Loyola University Chicago School of Law, J.D. 2019
Flying home from a baseball game is much more of a reality than we think. In the fourth quarter of 2016, Uber released a white paper detailing a roadmap of their proposed adventure into the air taxi business—the autonomous air taxi business and in doing so, they headlined conceptual aircraft ideas using vertical takeoff and landing (“VTOL”) technology. The paper outlines Uber’s plans for the next 10 years, including the compliance milestones and hurdles involved in achieving what seems like science fiction. Living like the Jetsons requires a deep dive into the various compliance issues that surround such a life.
Aircraft certification compliance
One of the major hurdles Uber is facing is the fact that VTOL technology in the case of civilian use is a new-in-kind certification. Historically, new-in-kind certifications have not been perceived as being efficient. First, the manufacturers, Uber, and the Federal Aviation Administration (“FAA”) will have to agree on what set of regulations to apply to these VTOL aircraft. Part 23 of the Federal Aviation Regulations (“FARs”) governs “general aviation airplanes,” and Part 27 of the FARs governs “small helicopters.” VTOLs arguably deserve attention from both.
After agreeing on which sets of regulations to apply to VTOL aircraft, the parties would then agree on how to determine the compliance of the vehicle with the aforementioned regulations. Since Uber will be garnering regulatory approval from agencies not only in the United States, the equivalency of certification is important to ensure compatibility with US and overseas agencies. Uber will be working with both the FAA and the European Aviation Safety Agency (“EASA”) to achieve congruency in compliance to permit Uber’s expansion test cases are complete and satisfactory within the cities that Uber chooses. Once the experimental process has passed and regulatory compliance is verified, mass production will begin. This will not be a quick process, but Uber has a plan to accelerate the process.
Pilot certification compliance
Uber acknowledges the extensive training pilots must undergo to fly commercially in the United States. Part 61 of the FARs govern initial pilot training. Once a pilot is trained through Part 61, and if that pilot wishes to fly for an airline (eventually), that pilot will be required to meet the requirements of Part 135. These regulations require, in most cases, over 1,000 hours of flight time for one particular pilot. Again, Uber, as has the airline industry has over the past few years, acknowledges that we will incur another pilot shortage.
But this pilot shortage will not hinder Uber’s operations for long. Uber plans to eventually roll up VTOLs that are autonomous. This shift to autonomous flight will greatly “shift” the pilot skill requirements currently required to fly for a carrier. This is instructive in Uber’s mission, and one of the first insights into the company’s ultimate plans. Pilots for this intensive Uber project are merely a means to an end.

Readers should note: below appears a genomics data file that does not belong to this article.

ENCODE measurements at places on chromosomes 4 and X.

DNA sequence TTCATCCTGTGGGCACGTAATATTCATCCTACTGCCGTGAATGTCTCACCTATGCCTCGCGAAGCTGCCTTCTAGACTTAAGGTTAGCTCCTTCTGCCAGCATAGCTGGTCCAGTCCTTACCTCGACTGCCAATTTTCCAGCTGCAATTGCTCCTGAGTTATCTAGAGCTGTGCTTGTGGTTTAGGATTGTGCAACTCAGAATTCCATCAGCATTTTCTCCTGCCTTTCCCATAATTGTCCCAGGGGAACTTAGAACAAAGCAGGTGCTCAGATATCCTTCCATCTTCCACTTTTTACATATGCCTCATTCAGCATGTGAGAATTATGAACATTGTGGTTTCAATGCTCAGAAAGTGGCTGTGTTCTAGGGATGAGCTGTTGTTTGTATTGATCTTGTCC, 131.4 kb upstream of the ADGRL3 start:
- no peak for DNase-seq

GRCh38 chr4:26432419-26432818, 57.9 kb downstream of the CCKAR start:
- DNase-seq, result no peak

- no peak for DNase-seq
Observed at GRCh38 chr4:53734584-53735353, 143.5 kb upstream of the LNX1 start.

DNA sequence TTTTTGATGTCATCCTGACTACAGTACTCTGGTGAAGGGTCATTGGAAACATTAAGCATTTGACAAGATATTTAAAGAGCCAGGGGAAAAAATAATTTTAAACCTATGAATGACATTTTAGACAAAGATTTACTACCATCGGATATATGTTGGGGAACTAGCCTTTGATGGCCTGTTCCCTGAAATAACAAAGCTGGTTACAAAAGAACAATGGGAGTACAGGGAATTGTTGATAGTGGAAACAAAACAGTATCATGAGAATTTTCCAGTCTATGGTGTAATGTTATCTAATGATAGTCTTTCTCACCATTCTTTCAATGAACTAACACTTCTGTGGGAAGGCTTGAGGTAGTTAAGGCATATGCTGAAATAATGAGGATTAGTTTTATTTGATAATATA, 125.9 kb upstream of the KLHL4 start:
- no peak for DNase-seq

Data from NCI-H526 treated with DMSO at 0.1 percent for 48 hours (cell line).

Noise pollution compliance
Years of litigation surround the idea of opening an airport near a neighborhood and the issues that inevitably ensue. We may have reached a new era of Causby. While the airspace above personal property came under the radar in the times of Causby, Uber’s plans may require revisiting Causby-type litigation. Currently, Uber’s plans don’t even begin to compare to the airspace question that occurred in Causby, and are certainly not akin to any of the current jurisprudence or regulatory schemes out there. Indeed, Uber has addressed even the slightest of details, including noise pollution. Noise pollution regulations for helicopters are governed under 14 CFR 36 Subparts H & K. Helicopters routinely hover at low altitudes; VTOLs will be no exception. In taking off from roofs of hospitals or other tall buildings, noise pollution is a concern that absolutely needs to be addressed.
Not surprisingly, Uber plans to reduce noise pollution to one-fourth as loud as the smallest four-seat helicopter currently available at market. They’ve earmarked clear objectives to include long-term and short-term annoyances. Understandably, while probably not necessary for acceptance into the market (over time), Uber seemingly acknowledges the barrier to entry (not to mention the science-fiction appeal) and appears to be taking the most conservative actions in the areas that, at first glance, do not appear to strike regulatory chords.
Transportation safety will always be a discussion point. And even more so, it should be when introducing the concept of flying cars. Uber outlines transportation safety data based on the regulatory schema that govern that mode of transportation (comparing passenger cars, with Part 121 (airlines) with Part 135 (air taxi, charter)).
The conclusions derived from the flying data provided under the separate regulatory regimes indicate a need for improvement in the current Part 135 air travel. In Uber’s attempts to bring new technologies to the area of air travel, settling for an average annual fatality rate of 18 is arguably unacceptable.
The future is bright
Uber’s 98-page whitepaper clearly outlines the talking points and details associated with paving way for this new means of transportation. Flying cars seemed like a thing of the distant-future, but thanks to advances in engineering and great minds attempting great things, flying cars are actually waiting for us just around the corner.